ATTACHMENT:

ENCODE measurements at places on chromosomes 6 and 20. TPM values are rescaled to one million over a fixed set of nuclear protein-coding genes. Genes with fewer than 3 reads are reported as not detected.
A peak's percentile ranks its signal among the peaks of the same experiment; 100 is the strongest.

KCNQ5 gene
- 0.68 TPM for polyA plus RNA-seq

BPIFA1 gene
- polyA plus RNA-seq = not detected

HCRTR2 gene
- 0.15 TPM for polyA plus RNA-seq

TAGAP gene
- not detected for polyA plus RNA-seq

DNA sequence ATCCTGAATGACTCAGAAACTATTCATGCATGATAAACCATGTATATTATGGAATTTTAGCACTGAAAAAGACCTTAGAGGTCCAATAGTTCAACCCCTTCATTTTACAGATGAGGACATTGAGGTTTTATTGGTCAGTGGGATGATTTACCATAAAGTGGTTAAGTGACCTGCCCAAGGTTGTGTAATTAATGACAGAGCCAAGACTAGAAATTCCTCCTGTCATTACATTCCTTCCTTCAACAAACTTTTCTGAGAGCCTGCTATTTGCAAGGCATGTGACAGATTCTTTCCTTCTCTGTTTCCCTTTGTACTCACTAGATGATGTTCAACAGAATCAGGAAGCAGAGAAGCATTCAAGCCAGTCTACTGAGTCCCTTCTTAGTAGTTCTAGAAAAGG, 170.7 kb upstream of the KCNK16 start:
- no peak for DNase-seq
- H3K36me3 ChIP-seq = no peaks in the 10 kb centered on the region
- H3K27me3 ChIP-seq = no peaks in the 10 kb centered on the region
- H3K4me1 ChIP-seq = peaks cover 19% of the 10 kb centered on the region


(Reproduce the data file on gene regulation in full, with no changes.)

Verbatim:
ENCODE measurements at places on chromosomes 6 and 20. TPM values are rescaled to one million over a fixed set of nuclear protein-coding genes. Genes with fewer than 3 reads are reported as not detected.
A peak's percentile ranks its signal among the peaks of the same experiment; 100 is the strongest.

KCNQ5 gene
- 0.68 TPM for polyA plus RNA-seq

BPIFA1 gene
- polyA plus RNA-seq = not detected

HCRTR2 gene
- 0.15 TPM for polyA plus RNA-seq

TAGAP gene
- not detected for polyA plus RNA-seq

DNA sequence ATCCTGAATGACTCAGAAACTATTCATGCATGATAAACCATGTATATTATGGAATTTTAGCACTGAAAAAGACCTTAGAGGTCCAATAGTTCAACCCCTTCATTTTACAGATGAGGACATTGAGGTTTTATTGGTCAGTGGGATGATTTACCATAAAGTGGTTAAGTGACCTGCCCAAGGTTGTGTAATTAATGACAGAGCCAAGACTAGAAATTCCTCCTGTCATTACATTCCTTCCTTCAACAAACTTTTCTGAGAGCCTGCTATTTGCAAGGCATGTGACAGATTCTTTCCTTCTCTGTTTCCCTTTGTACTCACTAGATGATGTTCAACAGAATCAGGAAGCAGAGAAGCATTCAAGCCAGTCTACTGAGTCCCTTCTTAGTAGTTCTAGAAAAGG, 170.7 kb upstream of the KCNK16 start:
- no peak for DNase-seq
- H3K36me3 ChIP-seq = no peaks in the 10 kb centered on the region
- H3K27me3 ChIP-seq = no peaks in the 10 kb centered on the region
- H3K4me1 ChIP-seq = peaks cover 19% of the 10 kb centered on the region